On April 13, in an article titled “Longtime CUNY Chancellor to Step Down After Pushing Higher Standards,” The New York Times reported on Matthew Goldstein’s decision to step down as chancellor of the City University of New York (tinyurl.com/NYT-MG-resign). In what follows, I do not aim to present a comprehensive assessment of Goldstein’s term as chancellor, the longest in CUNY’s history. But the question of standards – what they are, and what they are not – is a matter of current controversy, and deserves a closer look.
As the title of The Times article suggests, the paper has bought into Goldstein’s and CUNY administration’s claim to have raised standards. In backing up this claim, the article quotes the statistics provided by CUNY about the SAT scores of students entering “CUNY’s top five four-year colleges – Baruch, Brooklyn, City, Hunter and Queens.”
While this line of argument is reflective of CUNY’s obsession with SAT scores, the reporter accepts it at face value without mentioning that SAT scores have been shown to be less reflective of a student’s potential for college success than her socioeconomic background. It is for this reason that the trend among the most prestigious universities in this country is to place less, rather than more, emphasis on SAT scores. So as the prestigious universities that have long focused on educating the children of the economic elite are trying to increase diversity by moving away from biased indicators, CUNY, whose mission has historically been to provide educational opportunity to New York City’s underprivileged groups, has increased its reliance on such biased indicators. It is not surprising, then, that Goldstein’s policies have led to a reduced representation of black and Latino students in CUNY’s most competitive colleges (see “At CUNY, Stricter Admissions Bring Ethnic Shift,” The New York Times, May 22, 2012, at tinyurl.com/CUNY-CSS-NYT).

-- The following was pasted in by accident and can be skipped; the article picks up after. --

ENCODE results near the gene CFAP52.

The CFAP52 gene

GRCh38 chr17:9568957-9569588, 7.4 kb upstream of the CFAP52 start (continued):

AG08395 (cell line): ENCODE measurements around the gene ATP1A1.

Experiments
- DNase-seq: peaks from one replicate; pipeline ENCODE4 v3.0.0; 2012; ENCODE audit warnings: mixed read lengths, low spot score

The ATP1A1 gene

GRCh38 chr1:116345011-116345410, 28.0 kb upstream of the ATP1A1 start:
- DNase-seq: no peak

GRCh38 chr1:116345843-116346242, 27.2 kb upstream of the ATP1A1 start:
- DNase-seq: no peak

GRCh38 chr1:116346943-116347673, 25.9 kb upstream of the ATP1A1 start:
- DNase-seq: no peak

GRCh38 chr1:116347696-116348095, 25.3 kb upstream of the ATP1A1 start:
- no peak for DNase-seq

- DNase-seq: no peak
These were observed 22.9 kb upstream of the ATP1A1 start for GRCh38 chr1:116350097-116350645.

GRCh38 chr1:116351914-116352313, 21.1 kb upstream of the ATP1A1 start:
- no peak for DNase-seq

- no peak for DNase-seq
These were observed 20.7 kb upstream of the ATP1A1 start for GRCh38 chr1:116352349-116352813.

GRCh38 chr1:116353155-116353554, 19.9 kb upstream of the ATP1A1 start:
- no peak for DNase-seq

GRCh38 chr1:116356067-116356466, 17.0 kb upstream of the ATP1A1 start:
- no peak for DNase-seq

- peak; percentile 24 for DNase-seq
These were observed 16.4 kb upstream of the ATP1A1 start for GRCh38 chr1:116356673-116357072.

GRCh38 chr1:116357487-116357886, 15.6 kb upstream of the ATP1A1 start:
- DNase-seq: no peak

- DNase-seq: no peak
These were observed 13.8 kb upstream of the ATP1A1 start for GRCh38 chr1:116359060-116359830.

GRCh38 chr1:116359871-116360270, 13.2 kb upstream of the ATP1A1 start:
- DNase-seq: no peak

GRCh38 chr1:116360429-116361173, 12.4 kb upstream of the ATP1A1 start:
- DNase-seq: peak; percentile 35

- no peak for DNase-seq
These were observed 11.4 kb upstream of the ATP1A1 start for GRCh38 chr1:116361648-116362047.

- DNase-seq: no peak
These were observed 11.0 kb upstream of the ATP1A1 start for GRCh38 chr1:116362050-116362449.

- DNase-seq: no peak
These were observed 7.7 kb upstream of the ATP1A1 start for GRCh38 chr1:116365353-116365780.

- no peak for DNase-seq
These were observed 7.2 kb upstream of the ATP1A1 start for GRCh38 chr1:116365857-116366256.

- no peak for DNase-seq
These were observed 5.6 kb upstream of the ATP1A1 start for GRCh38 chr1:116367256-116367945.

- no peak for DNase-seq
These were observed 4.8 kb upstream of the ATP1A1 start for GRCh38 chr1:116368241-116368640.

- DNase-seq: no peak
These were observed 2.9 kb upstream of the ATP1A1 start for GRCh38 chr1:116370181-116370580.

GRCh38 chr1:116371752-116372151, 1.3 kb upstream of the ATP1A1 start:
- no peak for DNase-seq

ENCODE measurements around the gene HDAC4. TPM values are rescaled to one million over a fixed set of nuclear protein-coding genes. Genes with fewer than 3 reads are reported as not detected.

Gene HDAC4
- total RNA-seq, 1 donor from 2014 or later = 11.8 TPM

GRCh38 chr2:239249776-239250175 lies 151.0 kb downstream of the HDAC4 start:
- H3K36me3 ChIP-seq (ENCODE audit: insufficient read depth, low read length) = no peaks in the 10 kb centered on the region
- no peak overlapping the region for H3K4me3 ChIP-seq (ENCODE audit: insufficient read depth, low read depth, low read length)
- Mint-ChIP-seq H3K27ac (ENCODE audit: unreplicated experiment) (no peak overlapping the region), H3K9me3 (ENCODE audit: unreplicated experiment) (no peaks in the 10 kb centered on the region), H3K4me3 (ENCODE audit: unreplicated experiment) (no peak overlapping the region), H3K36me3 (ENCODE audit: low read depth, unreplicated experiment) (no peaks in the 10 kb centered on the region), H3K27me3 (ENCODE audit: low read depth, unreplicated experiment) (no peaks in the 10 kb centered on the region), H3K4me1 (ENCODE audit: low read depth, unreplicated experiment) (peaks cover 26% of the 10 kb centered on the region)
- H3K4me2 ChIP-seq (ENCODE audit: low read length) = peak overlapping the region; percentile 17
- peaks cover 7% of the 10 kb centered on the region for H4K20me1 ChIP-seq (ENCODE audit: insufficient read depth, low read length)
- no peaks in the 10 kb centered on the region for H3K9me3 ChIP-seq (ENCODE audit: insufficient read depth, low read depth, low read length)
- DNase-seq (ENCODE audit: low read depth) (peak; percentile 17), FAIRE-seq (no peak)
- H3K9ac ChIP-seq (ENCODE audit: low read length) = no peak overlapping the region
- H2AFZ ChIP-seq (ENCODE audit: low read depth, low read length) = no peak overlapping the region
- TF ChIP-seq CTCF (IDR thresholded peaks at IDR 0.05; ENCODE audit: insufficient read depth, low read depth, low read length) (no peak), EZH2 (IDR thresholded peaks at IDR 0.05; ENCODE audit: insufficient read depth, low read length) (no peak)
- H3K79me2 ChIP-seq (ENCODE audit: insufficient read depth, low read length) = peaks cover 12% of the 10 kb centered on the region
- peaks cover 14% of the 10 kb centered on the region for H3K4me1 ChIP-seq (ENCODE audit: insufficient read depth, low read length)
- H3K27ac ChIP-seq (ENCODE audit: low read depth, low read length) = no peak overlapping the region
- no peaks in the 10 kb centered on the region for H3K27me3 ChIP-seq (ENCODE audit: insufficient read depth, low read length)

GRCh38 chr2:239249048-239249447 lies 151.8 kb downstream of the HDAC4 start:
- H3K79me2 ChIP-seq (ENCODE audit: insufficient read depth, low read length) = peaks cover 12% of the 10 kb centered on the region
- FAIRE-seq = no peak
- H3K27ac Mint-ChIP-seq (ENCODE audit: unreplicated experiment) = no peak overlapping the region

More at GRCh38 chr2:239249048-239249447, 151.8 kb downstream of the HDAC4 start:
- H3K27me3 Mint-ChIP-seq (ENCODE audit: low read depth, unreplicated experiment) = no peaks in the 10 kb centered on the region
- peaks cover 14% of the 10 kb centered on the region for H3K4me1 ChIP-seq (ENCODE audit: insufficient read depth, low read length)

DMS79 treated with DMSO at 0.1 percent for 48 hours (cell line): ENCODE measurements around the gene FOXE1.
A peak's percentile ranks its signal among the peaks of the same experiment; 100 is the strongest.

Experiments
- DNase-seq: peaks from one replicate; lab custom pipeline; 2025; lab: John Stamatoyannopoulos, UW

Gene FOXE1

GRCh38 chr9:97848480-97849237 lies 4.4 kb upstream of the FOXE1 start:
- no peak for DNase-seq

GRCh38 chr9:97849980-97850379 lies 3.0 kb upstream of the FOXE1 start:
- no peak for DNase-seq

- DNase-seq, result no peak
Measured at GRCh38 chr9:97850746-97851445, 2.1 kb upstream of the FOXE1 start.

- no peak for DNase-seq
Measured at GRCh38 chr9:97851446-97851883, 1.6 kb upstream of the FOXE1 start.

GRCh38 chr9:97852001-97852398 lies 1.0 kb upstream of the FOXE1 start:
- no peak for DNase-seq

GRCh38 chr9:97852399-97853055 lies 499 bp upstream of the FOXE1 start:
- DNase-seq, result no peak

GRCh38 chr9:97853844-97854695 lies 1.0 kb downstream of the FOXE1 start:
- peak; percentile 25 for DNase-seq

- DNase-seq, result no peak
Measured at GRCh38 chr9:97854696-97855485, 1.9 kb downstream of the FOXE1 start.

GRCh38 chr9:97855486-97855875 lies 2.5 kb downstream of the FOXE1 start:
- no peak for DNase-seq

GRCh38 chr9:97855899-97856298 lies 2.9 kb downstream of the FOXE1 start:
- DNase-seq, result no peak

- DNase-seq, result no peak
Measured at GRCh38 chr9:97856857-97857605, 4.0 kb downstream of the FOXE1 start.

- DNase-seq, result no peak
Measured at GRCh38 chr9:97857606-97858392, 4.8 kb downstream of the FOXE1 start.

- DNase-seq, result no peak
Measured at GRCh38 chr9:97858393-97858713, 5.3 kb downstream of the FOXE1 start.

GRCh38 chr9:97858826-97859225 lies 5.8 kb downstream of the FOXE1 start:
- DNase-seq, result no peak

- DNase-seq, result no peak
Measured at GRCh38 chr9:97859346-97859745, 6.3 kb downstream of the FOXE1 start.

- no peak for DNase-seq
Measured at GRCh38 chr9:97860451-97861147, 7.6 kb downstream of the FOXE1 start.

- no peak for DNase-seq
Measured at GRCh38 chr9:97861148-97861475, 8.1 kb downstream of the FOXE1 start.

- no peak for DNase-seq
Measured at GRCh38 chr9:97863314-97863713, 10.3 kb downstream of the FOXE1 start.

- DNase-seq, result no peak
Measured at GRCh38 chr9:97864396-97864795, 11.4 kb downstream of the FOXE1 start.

In fact, things have gotten so bad that, as an October 21 letter to the Times’s editors pointed wrote: “In 2011, the percentage of black freshmen at Baruch College (6%) was lower than that of Harvard University (7%), despite the fact that an overwhelming share of CUNY students come from predominantly black and Latino public high schools.” [See tinyurl.com/CUNY-CSS-NYT-letter.]
Out of Step
Given its focus on “higher standards,” it is also curious to read what the Times article on the chancellor’s resignation has to say about the raging controversy over Pathways, the new CUNY-wide general education requirements that Goldstein and his Board of Trustees are trying to impose against the objections of the most appropriate people to make decisions on curriculum, namely faculty and their elected governance bodies. The Times article uncritically accepts CUNY’s stated rationale for Pathways, which is to “make it easier to transfer credits from one CUNY college to another.”
This rationale has by now been thoroughly debunked by the research of a number of CUNY faculty, who have demonstrated that CUNY’s claims regarding Pathways were based on faulty research that overstated and oversimplified transfer problems within the CUNY system. Its rationale debunked, CUNY pivoted to a claim that Pathways was less about transfer and more about student choice. Such a claim seems even more absurd, given the fact that, before Pathways, students interested in CUNY could choose between the different CUNY colleges’ general education programs. If and when Pathways is implemented, students interested in CUNY will have to take a Pathways-based general education, no matter what college they end up attending.